Cathy Salustri will speak about her book, Backroads of Paradise: A Journey to Rediscover Old Florida. In the 1930s the Federal Writers’ Project sent writers to create a guidebook to Florida. Author and Gulfport resident Cathy Salustri has retraced their journeys on what once Ben Montgomery Colette Bancroft Cathy Salustri. were the state’s major highways and are now the forgotten byways. She revisits the Sunshine State of yesterday to see what remains: Florida’s oldest diner (great milkshakes!), cattle ranches, springs and swamps, gators and skunk apes, from the era before interstates and theme parks.
An article from the November 2017 CrossTown:
Wander the Back Roads of Florida At our November Book Talk Our November book talk speaker is Cathy Salustri, author of Backroads of Paradise: A Journey to Rediscover Old Florida.
In the 1930s, the Federal Writers Project sent writers to Florida to create a guidebook called Florida: A Guide to the Southernmost State, which included 22 driving tours of what were then the state's main roads. Those highways are now the back roads and byways, the world we never see as we whiz along I-75 and I-4. Cathy Salustri's book follows those roads of yesteryear to see what's still there. Cathy Salustri is a writer, photographer, and the arts and entertainment editor at Creative Loafing Tampa. She lives in Gulfport.
Some Q's and A's with Cathy:
Q. How did you hear about the Federal Writers' Project guidebook to Florida, and what inspired you to retrace those trips?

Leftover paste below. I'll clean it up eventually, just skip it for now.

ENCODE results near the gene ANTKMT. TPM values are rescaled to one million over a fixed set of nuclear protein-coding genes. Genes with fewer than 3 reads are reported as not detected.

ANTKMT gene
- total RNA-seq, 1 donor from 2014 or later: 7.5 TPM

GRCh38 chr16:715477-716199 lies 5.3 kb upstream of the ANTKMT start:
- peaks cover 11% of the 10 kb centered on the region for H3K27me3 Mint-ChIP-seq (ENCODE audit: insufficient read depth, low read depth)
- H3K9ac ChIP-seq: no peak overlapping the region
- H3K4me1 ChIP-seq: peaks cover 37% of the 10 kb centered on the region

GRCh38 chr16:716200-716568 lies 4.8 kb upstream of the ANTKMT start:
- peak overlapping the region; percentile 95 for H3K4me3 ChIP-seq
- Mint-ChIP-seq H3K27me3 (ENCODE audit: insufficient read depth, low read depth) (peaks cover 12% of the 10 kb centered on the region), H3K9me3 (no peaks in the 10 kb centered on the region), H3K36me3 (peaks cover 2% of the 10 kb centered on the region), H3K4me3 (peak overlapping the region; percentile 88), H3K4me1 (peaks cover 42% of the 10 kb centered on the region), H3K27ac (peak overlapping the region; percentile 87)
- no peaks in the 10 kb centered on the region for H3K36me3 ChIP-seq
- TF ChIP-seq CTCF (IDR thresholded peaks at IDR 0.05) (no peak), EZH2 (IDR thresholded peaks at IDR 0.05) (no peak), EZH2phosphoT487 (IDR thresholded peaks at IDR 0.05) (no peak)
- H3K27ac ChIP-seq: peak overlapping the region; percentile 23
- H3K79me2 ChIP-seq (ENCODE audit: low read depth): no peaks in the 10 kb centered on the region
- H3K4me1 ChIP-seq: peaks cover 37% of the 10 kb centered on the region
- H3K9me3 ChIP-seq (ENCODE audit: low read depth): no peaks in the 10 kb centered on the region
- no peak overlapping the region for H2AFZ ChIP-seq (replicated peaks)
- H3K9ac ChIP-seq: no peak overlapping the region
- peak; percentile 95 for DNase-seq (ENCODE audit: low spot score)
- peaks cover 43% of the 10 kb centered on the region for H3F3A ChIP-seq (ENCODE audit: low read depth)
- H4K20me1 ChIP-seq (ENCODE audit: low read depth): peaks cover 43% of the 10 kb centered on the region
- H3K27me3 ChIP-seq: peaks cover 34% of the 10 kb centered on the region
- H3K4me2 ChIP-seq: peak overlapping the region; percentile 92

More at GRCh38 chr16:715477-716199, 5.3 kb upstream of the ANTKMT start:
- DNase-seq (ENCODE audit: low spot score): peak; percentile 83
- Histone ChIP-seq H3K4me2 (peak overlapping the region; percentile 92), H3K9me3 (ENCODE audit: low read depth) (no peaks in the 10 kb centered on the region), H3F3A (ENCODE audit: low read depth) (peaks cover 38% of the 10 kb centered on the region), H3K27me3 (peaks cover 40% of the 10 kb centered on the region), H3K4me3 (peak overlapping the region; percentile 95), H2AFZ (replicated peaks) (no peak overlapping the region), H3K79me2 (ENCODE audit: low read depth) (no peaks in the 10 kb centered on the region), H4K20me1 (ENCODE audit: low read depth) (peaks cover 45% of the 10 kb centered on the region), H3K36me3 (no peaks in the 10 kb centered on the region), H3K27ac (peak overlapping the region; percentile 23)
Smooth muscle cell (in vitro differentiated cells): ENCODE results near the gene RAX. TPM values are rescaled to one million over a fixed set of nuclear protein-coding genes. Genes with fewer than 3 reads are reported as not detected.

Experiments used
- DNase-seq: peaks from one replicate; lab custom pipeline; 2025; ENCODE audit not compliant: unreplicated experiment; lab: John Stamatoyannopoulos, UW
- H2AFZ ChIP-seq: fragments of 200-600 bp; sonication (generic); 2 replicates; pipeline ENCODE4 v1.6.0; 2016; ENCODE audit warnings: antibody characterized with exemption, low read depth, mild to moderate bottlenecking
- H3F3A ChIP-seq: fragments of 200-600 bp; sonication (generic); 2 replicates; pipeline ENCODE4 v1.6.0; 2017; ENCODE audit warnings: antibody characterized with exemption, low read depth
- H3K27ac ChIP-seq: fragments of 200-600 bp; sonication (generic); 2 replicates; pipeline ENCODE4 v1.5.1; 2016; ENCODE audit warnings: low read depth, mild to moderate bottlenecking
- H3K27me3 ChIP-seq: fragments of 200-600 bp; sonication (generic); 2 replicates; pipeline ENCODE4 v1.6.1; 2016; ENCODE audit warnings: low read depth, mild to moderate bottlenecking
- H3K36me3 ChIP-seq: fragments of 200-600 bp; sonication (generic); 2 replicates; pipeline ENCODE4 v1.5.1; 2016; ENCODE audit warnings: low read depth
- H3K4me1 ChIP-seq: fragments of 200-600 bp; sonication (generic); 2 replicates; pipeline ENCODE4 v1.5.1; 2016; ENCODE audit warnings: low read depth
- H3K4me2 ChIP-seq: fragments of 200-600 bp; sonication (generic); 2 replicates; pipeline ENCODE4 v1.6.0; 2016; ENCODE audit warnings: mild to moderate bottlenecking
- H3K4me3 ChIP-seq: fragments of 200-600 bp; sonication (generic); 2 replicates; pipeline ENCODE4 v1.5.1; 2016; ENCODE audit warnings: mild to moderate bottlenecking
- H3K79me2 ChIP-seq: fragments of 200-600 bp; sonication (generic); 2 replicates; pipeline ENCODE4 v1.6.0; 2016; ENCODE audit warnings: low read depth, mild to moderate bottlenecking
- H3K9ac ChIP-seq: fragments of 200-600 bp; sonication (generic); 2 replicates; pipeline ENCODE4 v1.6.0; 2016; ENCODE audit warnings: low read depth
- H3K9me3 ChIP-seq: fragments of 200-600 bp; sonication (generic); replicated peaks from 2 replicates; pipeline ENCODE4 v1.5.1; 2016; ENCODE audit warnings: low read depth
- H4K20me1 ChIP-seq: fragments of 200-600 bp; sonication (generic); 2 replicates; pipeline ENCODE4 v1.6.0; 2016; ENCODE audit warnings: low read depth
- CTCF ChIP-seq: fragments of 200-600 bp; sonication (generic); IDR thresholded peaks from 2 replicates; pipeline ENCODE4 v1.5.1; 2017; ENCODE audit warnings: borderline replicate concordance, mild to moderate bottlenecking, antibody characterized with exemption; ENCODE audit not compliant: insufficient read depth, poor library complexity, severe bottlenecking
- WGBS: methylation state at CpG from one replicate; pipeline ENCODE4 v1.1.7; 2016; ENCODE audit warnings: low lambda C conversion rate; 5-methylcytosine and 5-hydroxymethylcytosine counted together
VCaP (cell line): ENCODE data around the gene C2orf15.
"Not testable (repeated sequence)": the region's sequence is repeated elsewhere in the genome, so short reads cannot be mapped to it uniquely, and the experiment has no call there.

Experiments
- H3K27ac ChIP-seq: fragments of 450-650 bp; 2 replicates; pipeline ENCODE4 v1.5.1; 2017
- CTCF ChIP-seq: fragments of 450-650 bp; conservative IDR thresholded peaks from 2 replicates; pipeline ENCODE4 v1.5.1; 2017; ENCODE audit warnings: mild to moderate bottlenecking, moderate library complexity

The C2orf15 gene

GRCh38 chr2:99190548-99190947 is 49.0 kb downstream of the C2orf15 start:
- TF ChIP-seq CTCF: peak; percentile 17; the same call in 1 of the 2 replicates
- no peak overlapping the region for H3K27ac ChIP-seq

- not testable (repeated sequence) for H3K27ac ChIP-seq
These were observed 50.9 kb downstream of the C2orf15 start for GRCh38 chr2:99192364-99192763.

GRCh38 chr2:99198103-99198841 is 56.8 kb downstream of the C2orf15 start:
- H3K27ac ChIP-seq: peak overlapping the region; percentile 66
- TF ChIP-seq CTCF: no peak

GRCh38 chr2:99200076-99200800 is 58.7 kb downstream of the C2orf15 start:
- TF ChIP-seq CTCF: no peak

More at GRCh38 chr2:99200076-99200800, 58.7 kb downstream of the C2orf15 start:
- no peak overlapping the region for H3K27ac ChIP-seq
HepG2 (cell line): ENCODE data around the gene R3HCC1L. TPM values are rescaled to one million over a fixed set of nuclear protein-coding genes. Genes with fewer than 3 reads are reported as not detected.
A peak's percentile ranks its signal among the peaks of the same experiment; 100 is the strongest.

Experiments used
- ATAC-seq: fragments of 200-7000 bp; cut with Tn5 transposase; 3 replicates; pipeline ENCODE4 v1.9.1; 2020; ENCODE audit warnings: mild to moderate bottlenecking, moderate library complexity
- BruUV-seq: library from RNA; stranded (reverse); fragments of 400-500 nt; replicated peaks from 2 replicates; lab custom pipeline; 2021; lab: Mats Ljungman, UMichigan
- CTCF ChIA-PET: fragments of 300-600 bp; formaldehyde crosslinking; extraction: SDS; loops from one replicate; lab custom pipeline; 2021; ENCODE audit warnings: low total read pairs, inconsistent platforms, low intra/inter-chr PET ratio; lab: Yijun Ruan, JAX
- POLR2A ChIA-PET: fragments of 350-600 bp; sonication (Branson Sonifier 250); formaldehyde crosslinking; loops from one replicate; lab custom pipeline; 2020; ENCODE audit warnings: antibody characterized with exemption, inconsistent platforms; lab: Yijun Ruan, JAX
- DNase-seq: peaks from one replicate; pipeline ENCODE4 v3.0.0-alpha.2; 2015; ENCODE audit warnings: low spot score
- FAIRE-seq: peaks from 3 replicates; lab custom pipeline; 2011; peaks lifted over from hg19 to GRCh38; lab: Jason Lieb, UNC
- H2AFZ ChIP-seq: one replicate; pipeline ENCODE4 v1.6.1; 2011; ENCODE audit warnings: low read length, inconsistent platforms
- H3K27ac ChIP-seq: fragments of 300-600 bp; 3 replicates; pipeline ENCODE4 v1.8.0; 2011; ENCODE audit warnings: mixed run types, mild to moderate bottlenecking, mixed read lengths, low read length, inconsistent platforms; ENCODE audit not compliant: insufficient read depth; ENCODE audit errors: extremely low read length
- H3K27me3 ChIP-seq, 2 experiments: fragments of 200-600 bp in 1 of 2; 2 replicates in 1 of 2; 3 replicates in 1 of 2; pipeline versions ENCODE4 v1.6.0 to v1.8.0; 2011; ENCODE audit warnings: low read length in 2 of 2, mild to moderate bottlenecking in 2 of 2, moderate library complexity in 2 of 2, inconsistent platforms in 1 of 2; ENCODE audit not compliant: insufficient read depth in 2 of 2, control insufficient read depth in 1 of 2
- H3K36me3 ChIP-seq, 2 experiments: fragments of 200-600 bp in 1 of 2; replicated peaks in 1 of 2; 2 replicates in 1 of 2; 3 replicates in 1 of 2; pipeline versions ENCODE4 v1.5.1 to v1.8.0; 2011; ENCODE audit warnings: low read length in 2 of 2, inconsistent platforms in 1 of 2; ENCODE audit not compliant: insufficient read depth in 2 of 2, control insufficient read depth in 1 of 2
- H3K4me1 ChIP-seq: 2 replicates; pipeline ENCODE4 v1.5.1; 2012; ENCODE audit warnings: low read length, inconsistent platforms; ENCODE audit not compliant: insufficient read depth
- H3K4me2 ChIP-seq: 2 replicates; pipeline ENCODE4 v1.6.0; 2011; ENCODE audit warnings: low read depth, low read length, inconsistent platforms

A. I learned about A Guide to the Southernmost State when I was a graduate assistant at the Florida Studies program at USF St. Pete. I had to make copies out of different books for one of my professors, and we had the slowest copier in the world, so while I waited for the copier to finish another set of copies, I browsed the next thing I was supposed to copy — A Guide to the Southernmost State — and I fell in love. When it came time to write my thesis, several years later, I was itching to find out what would happen if I retraced those routes — so I did.
Q. What's the most bizarre thing you found in your travels?
A. Oh, wow — so it’s really popular to talk about bizarre Florida, and I’m happy to say I didn’t see much of it in the 5,000 miles I traveled. What I did see were countless communities finding a way to retain their individuality and remain (or become again) vibrant. Florida is really a November 2017 Page 7 return to Page 1 November Book Talk continued from Page 6 collection of small towns linked by a few big cities. Most people miss that.
Q. What's the place you'd most like to return to?
A. Every year since I was 30, I’ve gone to the Florida Keys at least once a year. This year we intended to go in late October, but the place we go is still putting things back together after Hurricane Irma, so I’m not sure we’ll get there, and that makes me sad. Other than that, there’s not a place in Florida I wouldn’t go again — and the Panhandle beaches are definitely tempting, especially Grayton Beach and Perdido Key.
Q. Persuade someone to read your book in 50 words or less.
A. Backroads of Paradise is every great Florida experience wrapped in history and a bit of humor, and it makes you simultaneously want to take a road trip and feel as though you’ve just been on one.